When arranging the funeral, you may not have been sure of the final resting place for the deceased’s ashes. It may therefore be necessary to make final arrangements at the time or allow more time for a decision. There are a number of options and choices in this area and we will be pleased to discuss all possibilities, give advice about local regulations and the costs involved.
What can I do with the Ashes?
Ashes can be scattered, buried or kept. We strongly recommend you allow time to consider all options.
You don’t have to make a decision immediately. Some crematoria will hold ashes for a limited time, for a small charge. We will also be pleased to hold ashes, without charge, for up to three months following a funeral but regret that we do not have facilities to hold them indefinitely.
Distribution of Ashes
This can be;
- In the grounds of the crematorium
- On a family grave
- In your garden
- At a place of fond memories
- In woodland or on moorland
- At sea
In some cases permission may be needed from the appropriate authorities.
You can purchase from us a special sealed scatter tube (available in a large choice of designs) to hold the ashes and help with distribution.
When distributing ashes you may like to consider what words you might like to say. Some people opt to have one or a number of doves released at this point, which we can arrange for you.
You may consider having the ashes dispersed from the sky which you can choose to do so from either a firework, a vintage plane or a meteorological helium filled balloon launched 100, 000 feet above the earth.
Ashes may be buried for a variety of reasons. For instance, families can visit the place of burial; they can put up a memorial at the site, or perhaps place the ashes of more than one family member together. We will be happy to advise on a suitable casket or urn for burial and any memorial you may require.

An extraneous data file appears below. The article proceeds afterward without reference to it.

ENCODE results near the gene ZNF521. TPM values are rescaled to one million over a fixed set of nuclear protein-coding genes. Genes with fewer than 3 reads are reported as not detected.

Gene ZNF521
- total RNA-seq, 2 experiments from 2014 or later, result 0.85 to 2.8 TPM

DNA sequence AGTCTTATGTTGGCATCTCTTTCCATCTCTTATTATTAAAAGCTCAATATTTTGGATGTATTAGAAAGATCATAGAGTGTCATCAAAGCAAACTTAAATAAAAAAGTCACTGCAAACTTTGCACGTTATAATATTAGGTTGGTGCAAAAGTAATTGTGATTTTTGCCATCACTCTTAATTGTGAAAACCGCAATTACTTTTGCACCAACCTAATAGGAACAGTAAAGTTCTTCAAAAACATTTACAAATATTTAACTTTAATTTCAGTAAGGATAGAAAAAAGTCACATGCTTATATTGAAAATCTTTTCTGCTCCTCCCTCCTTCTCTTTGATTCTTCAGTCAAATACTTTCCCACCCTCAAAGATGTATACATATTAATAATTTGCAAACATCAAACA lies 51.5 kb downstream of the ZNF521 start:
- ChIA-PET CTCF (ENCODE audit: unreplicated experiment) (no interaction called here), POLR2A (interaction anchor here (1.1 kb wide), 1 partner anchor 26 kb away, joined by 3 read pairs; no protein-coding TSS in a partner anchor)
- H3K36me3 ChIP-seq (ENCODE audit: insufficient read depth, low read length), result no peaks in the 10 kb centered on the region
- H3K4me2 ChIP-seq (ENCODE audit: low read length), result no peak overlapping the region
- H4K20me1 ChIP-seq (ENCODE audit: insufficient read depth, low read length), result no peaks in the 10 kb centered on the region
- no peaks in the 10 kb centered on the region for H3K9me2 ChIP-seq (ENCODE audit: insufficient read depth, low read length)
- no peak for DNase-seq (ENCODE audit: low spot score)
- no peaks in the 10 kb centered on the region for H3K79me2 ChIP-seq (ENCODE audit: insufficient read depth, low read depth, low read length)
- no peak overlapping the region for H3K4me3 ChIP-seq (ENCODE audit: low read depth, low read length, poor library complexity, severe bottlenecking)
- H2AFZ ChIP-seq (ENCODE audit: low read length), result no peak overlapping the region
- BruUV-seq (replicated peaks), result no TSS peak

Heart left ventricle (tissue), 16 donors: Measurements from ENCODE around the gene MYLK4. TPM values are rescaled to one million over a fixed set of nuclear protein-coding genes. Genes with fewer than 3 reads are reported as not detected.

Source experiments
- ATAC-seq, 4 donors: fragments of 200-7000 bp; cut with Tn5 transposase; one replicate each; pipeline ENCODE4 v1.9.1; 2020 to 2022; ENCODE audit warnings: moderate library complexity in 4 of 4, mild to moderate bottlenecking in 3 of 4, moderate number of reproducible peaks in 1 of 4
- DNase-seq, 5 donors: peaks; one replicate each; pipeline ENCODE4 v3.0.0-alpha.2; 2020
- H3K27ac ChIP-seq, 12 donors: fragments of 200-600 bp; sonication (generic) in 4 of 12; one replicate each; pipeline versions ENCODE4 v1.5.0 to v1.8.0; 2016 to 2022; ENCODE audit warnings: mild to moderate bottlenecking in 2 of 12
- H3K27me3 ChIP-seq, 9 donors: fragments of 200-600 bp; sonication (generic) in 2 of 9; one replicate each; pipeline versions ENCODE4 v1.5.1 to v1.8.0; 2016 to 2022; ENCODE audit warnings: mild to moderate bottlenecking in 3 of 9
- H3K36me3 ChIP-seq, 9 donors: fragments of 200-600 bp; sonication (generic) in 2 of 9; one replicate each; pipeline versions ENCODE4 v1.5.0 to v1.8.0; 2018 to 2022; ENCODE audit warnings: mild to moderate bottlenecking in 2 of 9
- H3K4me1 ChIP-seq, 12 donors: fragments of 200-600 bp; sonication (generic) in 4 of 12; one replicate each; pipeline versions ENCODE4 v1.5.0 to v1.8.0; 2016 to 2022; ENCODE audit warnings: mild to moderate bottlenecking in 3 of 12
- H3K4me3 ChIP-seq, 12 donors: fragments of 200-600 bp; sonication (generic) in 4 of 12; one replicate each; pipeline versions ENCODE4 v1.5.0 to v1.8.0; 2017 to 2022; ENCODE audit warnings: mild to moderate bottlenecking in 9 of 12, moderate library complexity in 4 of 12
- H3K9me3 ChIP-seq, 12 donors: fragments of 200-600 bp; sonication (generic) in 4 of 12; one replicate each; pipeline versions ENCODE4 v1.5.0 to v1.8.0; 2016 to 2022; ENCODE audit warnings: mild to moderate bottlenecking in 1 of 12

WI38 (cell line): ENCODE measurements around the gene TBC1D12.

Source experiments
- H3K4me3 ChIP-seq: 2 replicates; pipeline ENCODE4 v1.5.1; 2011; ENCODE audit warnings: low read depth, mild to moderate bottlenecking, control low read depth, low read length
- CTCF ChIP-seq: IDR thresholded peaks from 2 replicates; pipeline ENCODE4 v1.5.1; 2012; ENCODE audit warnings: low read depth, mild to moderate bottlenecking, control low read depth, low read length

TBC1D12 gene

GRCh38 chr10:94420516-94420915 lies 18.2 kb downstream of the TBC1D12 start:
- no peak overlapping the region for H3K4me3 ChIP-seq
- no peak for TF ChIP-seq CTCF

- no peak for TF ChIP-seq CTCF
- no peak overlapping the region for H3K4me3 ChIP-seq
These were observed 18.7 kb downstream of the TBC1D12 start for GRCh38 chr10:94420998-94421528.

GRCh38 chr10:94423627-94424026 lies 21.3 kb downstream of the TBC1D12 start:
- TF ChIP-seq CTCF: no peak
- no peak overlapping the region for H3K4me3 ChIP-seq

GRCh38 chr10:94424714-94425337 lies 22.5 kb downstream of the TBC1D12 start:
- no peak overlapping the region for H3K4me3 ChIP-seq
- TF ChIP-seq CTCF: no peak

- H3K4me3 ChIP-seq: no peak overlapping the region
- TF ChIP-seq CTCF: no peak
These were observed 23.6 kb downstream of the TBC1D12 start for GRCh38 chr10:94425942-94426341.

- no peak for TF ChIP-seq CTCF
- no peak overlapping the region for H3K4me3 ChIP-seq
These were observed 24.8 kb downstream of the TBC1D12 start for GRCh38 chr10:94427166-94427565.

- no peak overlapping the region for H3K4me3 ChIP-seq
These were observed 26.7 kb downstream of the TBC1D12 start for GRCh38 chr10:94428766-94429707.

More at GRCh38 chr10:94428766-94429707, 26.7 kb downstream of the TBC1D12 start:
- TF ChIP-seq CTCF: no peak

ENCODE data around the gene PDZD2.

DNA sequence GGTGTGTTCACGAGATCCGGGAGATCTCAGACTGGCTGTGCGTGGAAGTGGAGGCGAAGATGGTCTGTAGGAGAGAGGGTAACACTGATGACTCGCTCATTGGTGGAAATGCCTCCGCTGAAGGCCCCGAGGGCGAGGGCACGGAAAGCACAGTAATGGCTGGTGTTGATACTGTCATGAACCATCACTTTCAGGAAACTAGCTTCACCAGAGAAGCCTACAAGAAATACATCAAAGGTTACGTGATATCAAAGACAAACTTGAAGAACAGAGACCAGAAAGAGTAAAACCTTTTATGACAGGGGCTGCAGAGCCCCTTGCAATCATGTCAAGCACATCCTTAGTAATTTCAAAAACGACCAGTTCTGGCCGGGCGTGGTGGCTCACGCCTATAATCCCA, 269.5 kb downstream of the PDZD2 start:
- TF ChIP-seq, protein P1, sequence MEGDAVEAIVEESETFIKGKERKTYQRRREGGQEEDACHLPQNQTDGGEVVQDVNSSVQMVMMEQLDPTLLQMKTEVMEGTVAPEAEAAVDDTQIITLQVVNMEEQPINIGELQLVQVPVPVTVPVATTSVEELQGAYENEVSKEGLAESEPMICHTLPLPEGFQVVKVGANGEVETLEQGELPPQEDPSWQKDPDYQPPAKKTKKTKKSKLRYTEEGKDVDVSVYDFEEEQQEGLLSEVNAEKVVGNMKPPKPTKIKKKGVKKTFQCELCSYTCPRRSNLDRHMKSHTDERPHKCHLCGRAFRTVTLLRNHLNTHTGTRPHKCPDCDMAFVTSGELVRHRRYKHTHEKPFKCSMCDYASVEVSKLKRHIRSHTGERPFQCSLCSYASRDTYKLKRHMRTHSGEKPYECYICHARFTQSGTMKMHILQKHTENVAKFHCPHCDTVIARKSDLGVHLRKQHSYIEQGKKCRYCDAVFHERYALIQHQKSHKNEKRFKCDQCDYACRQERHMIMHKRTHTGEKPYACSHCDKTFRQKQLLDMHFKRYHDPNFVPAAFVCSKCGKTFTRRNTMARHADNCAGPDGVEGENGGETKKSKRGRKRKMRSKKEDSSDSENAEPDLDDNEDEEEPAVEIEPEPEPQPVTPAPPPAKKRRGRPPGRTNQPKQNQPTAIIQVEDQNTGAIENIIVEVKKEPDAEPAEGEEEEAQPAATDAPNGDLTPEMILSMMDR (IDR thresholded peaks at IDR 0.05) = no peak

You may be able to bury ashes;
- Within the grounds of the crematorium
- In a churchyard
- In a grave
- In your garden
In each case, permission should be sought from the appropriate authority. We will be happy to do this on your behalf.
When ashes are scattered or buried in a different churchyard, cemetery or crematorium to the one used for the actual funeral, permission will need to be sought and the appropriate authority will require the Certificate of Cremation provided by the original crematorium.
Some people prefer to keep the ashes and there are a number of options you can choose from in terms of storage or turning some or all of the ashes into keepsakes. For example if you keep them at home you can store them in a casket or urn designed for that purpose. In some cases, this is so that when a spouse or partner dies, the remains of both can be scattered or buried together.
A keepsake is something kept, or given, in memory of somebody. It really can be anything, a photograph, jewellery, an ornament or even a lock of hair (a bit macabre, but very popular in Victorian times). We can advise and organise numerous keepsakes, some are very beautiful and some are very garish, some are amazing, and others are out of this world (literally).
Some ideas include:
- Ashes in Glass – rings, paperweights, glass jewellery and pendants
- Ashes into Fireworks
- Jewellery – silver hearts and pendants including a small amount of ashes
- LifeGem an authentic diamond created from the ashes of a loved one.
- Tribute hearts
- Photo frame with hidden ashes casket
- Metallic keepsakes (small urns)
- Onyx, slate, aluminum, marble, stainless steel keepsakes (small 3 inches high urns in different designs)
Our team will be pleased to discuss all options with you. We want you to be able to make the right decision for you and your family, be that scattering the ashes or placing some of them in a keepsake as a crafted lasting memorial. If you would like details of alternative keepsakes not mentioned, we will be pleased to assist in any way that we can.
Keeping the Ashes at Home
Some people prefer to keep the ashes at home in a casket or urn designed for that purpose. In some cases this is so that when a spouse or partner dies, the remains of both can be scattered or buried together.